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4.15 | 11 ratings | 2 reviews
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Album · 1999


1. Dissident (17:17)
2. The Secret of the Secret (15:11)
3. Psychotropic Transgression (11:47)

Total Time 44:15


- Bryan Beck / bass
- Gordon Bicknell / guitar
- Greg Chandler / vocals, guitar
- Steve Peters / guitar
- Keith York / drums

Guest Musicians:
- Tom Kvalsvoll / Vocals on "The Secret Of The Secret"

About this release

Full-length CD, Eibon Records
August 1999

Thanks to progkidjoel for the addition and siLLy puPPy for the updates


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A full length-album by anyone else's standards, a mere EP compared the massive monoliths of funeral doom metal that Esoteric usually deliver, Metamorphogenesis is perhaps a good place for novices to dip their toes into Esoteric's sound at this stage of their career. Somewhat less spacey than the preceding album (The Pernicious Enigma) and more aligned with traditional funeral doom metal, it's easier to digest than a lot of Esoteric's work, but at the same time I do miss the extent to which you can just lose yourself and swim around in their double albums here. Try it out, but bear in mind that Esoteric isn't quite Esoteric unless there's an overwhelming amount of it.
There's some changes going on with Esoteric's third album, 'Metemorphogenesis'. One minor detail is that frontman Greg Chandler has picked up a guitar, which would become a permanent arrangement. The bigger change is that there's only one disc! Esoteric have been known for releasing two CD albums; but here, there's only one. There's only three songs, each of them getting progressively shorter in length for only 44 minutes of music. Maybe that will make this album easier to get into for outsiders.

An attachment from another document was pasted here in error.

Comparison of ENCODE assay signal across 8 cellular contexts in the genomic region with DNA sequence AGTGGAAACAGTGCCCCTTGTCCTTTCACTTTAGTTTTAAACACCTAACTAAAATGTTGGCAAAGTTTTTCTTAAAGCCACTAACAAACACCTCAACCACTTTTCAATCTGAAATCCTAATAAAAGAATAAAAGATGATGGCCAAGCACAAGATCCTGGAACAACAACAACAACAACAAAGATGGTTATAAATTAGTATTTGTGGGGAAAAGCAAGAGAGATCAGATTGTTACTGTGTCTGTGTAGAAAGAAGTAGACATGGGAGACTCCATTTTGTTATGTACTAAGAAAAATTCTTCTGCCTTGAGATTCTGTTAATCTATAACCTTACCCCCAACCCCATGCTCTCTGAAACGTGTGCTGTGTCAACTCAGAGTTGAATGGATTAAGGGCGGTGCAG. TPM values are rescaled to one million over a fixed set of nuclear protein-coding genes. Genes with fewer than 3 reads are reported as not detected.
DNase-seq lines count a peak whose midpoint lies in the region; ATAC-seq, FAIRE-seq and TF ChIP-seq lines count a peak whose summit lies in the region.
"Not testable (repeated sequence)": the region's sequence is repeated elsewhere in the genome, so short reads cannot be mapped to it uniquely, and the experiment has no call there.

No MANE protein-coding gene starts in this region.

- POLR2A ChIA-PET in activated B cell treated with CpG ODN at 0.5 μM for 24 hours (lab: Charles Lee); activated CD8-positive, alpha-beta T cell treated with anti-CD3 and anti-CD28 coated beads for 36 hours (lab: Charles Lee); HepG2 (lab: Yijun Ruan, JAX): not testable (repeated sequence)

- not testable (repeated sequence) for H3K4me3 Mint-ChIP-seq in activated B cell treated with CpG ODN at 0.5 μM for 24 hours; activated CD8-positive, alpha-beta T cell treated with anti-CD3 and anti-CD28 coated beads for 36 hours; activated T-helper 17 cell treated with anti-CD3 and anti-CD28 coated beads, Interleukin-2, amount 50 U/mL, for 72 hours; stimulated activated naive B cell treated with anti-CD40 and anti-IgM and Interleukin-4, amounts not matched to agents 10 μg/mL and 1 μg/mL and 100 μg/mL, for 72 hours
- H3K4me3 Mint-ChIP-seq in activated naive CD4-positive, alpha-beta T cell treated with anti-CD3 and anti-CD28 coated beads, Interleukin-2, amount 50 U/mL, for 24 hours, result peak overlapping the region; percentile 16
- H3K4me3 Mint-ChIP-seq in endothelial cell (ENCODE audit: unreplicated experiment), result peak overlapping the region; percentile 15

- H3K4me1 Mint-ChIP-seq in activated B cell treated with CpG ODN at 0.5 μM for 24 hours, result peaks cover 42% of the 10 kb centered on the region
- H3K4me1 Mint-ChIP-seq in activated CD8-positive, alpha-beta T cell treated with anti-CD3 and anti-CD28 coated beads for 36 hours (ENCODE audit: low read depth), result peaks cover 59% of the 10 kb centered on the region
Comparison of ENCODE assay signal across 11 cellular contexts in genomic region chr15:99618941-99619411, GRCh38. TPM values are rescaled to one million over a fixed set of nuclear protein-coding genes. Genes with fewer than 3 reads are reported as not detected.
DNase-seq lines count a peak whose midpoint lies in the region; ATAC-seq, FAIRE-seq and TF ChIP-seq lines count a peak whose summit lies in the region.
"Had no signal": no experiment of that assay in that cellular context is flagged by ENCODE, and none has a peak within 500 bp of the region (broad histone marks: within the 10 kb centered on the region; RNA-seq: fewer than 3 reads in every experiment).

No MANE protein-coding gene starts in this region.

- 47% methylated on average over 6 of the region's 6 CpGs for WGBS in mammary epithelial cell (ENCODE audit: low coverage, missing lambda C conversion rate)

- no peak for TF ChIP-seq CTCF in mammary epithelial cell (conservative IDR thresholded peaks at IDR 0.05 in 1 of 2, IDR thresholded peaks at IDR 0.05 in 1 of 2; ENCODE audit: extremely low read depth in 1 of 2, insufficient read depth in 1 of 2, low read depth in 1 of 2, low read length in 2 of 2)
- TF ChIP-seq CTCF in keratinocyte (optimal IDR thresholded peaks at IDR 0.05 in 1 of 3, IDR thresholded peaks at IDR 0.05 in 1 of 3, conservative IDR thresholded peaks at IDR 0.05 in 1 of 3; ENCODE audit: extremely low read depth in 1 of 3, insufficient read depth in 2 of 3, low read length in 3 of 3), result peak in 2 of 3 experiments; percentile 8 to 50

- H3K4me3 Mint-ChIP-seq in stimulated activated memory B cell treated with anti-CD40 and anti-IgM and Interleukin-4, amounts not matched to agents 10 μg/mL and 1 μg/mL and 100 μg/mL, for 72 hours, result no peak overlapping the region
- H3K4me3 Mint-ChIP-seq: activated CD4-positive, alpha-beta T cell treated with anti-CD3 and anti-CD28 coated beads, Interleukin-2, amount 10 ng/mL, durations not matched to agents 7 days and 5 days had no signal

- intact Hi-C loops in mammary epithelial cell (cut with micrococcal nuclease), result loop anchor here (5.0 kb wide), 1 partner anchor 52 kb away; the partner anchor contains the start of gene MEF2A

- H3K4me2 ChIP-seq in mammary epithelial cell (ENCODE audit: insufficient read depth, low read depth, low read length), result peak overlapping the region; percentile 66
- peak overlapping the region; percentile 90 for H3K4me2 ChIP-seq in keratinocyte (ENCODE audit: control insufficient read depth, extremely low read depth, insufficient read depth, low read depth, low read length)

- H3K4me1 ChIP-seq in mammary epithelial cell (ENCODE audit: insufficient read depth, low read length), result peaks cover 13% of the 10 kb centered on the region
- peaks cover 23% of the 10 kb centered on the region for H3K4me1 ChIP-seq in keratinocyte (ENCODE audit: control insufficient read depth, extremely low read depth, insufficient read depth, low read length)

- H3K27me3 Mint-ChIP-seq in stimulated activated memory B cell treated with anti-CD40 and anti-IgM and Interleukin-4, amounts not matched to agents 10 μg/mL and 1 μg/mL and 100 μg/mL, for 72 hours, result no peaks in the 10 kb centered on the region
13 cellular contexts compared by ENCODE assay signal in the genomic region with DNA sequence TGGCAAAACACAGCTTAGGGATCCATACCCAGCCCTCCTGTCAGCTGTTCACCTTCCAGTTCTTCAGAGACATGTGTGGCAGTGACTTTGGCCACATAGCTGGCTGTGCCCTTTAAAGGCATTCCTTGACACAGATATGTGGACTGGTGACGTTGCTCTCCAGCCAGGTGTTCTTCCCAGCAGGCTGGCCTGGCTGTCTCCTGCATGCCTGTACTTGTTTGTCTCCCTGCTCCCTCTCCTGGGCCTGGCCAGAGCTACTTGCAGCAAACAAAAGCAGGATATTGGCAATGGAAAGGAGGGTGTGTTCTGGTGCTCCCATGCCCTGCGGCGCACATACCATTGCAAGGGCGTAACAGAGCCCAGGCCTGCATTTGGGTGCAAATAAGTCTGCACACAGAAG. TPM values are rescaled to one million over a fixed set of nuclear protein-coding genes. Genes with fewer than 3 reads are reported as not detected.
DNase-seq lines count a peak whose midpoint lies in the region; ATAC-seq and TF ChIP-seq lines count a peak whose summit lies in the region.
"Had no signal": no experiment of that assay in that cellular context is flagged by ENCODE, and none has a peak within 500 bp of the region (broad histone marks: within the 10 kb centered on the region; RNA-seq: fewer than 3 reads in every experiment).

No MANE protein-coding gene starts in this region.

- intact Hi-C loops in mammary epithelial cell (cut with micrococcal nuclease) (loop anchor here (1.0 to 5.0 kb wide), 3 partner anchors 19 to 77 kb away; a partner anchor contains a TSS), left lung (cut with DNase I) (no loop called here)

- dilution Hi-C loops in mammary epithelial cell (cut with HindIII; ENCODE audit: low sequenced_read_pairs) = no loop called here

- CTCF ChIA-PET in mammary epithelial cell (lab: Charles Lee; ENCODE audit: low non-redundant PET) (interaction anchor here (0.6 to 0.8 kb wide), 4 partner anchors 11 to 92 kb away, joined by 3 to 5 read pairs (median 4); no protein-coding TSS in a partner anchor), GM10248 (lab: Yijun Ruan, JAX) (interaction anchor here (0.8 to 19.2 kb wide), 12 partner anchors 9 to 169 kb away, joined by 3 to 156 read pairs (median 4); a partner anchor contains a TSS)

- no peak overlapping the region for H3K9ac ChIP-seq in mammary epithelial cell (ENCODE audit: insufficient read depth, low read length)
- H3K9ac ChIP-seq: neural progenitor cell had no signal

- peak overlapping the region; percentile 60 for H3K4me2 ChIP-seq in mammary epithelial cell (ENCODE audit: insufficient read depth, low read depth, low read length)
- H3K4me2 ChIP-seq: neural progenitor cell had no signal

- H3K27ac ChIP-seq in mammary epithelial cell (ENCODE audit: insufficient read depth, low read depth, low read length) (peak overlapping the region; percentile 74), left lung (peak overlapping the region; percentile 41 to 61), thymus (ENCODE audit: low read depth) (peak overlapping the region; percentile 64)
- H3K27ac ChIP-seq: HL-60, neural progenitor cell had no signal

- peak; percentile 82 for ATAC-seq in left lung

Upon pressing play, there's one other little difference from the past albums: there's no creepy/spacey sounding intro. All the instruments and even vocals are going right from the get go at the beginning of "Dissident". Of course, we still have the same funeral doom sound with echo vocals and haunting lead guitar, but the production on this album has improved since 'The Pernicious Enigma'. Though starting out a bit fast, the initial pace begins to slow at 3:44, eventually reaching a slow section filled with atmospheric weirdness provided by keyboard notes and ambiance that Esoteric is very well known for by this point. They play around with that mood for a good while. Around the 10 minute mark, the rhythm guitar chugging starts to progressively get faster, but there's still lead guitar and/or keys to make it sound alien. Eventually, the sped up chugging gets really, really hypnotic before it stops a little after the 13 minute mark giving way to ambiance and noise going on for the last minutes of the song.

Yep, it's Esoteric's musical mind-fuckery at it's finest, but there's still two more songs.

"The Secret of the Secret" (what the hell kind of name is that?) comes next. It starts with slower, calmer spacey guitars with the pace with 1:15 signalling the intro of funeral doom chugging. Afterwards, the next big variation comes in at 2:45 with the tempo picking up slightly and the keys and/or guitar playing a scary lead line before the riff drops and music changes at 3:20. That scary, faster music comes back at 4:50. After it goes away again, the music that comes in to replace it is silent guitar playing with noise until the funeral doom music comes back in with a more melancholic tone that is maintained for the rest of the song with something of an extended spacey guitar solo playing to amp up the atmosphere.

All that is left is "Psychotropic Transgression". Another sorrowful sounding piece, the pace doesn't change too drastically, but there is another one of those extended spacey guitar solos among all the other atmosphere until the 7 minute mark where it all begins to quiet down and slow up keeping that pace for pretty much the rest of the song. Aside from the steadily changing atmosphere from the lead guitar and keys, there isn't much changing at this point, but it's funeral doom. What did you expect?

Esoteric is moving into the modern funeral doom sound with this release, and this transitional album is really quite astounding. Obviously, it's not quite as excellent as the legendary 'The Pernicious Enigma', but definitely better than the still great 'Epistemelogical Despondancy', making 'Metamorphogenesis' a most excellent addition to Esoteric's legacy.

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